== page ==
To that end, I ask of the D community: what is a good no-fuss Linux or 
 BSD distro that I can run on my old 400Mhz franken-box?  I'm looking for 
 something that is going to keep me from playing around in /etc all week, 
 when all I want to do is test code and maybe throw around a GUI or two.
 
 Thanks in advance,

I've been trying to play with linux recently, because .. well, just for the heck of it. So maybe I can help you. I heared Suse and Mandriva (aka Mandrake) are the best for n00bs (coming from a Windows background), but one instructor at my university recommended fedora for us. I tried Fedora 3, it's horroble, it didn't detect my video card and didn't connect to the internet out of the box (even though the drivers for the network card were installed!!) I struggeled with fedora for a long time .. my advice: don't bother with it, you'll be playing around with /etc and everything else for months on no end. Then I tried SUSE, and man, what a reliefe! I didn't believe this was a "linux", it recognized everything out of the box, and the Yast tool is amazing. One drawback (but negligable): for some legal reasons, there are certain things that the Installer will not install right away (with the system), you'll have to download them after the OS setup is finished. Here's where to download it (don't try googling "download suse", not very good results). http://www.opensuse.org/index.php/Download
Aug 22 2005
parent John Reimer <terminal.node gmail.com> writes:
Hasan Aljudy wrote:
 pragma wrote:
 
 Until recently, I never had the need to work under Linux.  Now I'm 
 finding that in order to make sure my code ports correctly, I need a 
 separate environment.

 To that end, I ask of the D community: what is a good no-fuss Linux or 
 BSD distro that I can run on my old 400Mhz franken-box?  I'm looking 
 for something that is going to keep me from playing around in /etc all 
 week, when all I want to do is test code and maybe throw around a GUI 
 or two.

 Thanks in advance,

I've been trying to play with linux recently, because .. well, just for the heck of it. So maybe I can help you. I heared Suse and Mandriva (aka Mandrake) are the best for n00bs (coming from a Windows background), but one instructor at my university recommended fedora for us. I tried Fedora 3, it's horroble, it didn't detect my video card and didn't connect to the internet out of the box (even though the drivers for the network card were installed!!) I struggeled with fedora for a long time .. my advice: don't bother with it, you'll be playing around with /etc and everything else for months on no end. Then I tried SUSE, and man, what a reliefe! I didn't believe this was a "linux", it recognized everything out of the box, and the Yast tool is amazing. One drawback (but negligable): for some legal reasons, there are certain things that the Installer will not install right away (with the system), you'll have to download them after the OS setup is finished. Here's where to download it (don't try googling "download suse", not very good results). http://www.opensuse.org/index.php/Download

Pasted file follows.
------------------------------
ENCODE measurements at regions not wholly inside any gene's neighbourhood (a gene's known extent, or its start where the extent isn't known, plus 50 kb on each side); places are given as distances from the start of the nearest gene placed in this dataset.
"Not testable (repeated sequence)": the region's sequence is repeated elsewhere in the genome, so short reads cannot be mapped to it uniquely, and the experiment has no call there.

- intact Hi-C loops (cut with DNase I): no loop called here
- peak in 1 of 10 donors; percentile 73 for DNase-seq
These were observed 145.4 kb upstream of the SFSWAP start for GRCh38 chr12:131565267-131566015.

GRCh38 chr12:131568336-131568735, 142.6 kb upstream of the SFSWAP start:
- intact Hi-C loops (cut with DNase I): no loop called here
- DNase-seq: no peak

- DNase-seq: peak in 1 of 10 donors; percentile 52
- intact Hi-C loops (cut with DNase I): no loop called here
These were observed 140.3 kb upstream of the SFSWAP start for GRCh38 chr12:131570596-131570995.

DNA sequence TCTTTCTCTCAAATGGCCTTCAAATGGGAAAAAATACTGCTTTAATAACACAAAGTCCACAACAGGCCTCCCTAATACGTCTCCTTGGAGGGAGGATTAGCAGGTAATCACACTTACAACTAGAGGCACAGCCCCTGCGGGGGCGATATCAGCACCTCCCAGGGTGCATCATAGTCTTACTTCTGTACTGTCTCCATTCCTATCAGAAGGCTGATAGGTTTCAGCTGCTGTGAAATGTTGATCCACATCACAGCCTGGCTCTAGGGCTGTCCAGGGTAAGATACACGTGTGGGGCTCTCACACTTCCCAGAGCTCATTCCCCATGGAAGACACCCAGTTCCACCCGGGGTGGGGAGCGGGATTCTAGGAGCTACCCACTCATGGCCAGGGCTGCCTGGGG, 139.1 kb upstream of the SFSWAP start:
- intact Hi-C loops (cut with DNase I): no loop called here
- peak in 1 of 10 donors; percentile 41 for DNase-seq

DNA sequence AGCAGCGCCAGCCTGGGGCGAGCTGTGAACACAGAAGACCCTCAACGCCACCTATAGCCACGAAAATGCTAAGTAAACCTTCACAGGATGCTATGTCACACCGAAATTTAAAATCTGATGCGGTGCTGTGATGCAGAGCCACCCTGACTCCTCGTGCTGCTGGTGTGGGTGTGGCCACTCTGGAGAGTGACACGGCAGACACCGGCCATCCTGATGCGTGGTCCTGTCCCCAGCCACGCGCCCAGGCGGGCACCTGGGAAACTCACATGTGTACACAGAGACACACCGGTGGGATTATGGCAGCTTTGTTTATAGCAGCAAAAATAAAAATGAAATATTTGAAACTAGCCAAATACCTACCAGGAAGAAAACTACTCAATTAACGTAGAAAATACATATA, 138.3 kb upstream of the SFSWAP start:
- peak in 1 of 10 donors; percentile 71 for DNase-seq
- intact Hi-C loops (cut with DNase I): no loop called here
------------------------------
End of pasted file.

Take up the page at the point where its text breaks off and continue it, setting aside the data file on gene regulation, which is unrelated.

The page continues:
Fedora has been a "beta" type distribution for some time. I had no trouble at all with fedora core 4, but I admit that installing it within a vmware workstation vm probably circumvented most potential compatibility problems. I can't say I've got experience installing it on a real computer yet. I can say that it has an extremely clean and simple installation process and a non-obtrusive administration setup. I started with a redhat distribution many years ago, and didn't care for it much. The improvement these days with Fedora is substantial. But that anaylsis probably could apply to most distributions. I've heard good things about SUSE and Debian distributions. Debian is probably one of the most practical: ie, get-the-job-done sort with the minimun of trouble and minimum of candy. -JJR
Aug 22 2005
prev sibling next sibling parent clayasaurus <clayasaurus gmail.com> writes:
pragma wrote:
 Until recently, I never had the need to work under Linux.  Now I'm 
 finding that in order to make sure my code ports correctly, I need a 
 separate environment.
 
 To that end, I ask of the D community: what is a good no-fuss Linux or 
 BSD distro that I can run on my old 400Mhz franken-box?  I'm looking for 
 something that is going to keep me from playing around in /etc all week, 
 when all I want to do is test code and maybe throw around a GUI or two.
 
 Thanks in advance,

Ubuntu has the most documentation and is fairly user friendly, you can search though the wiki's at ubuntulinux.org or post on their forums if you have any problems. If you don't like Gnome, then there is Kubuntu.org, which is Ubuntu with KDE. There is also www.ubuntuguide.org to help you out. Mepis is very user friendly as well. (www.mepis.org) Both these are debian based distro's, and you can use Synaptic (or similar) to search for the programs you want and download them without fussing with any web sites.
Aug 22 2005
prev sibling next sibling parent Lars Ivar Igesund <larsivar igesund.net> writes: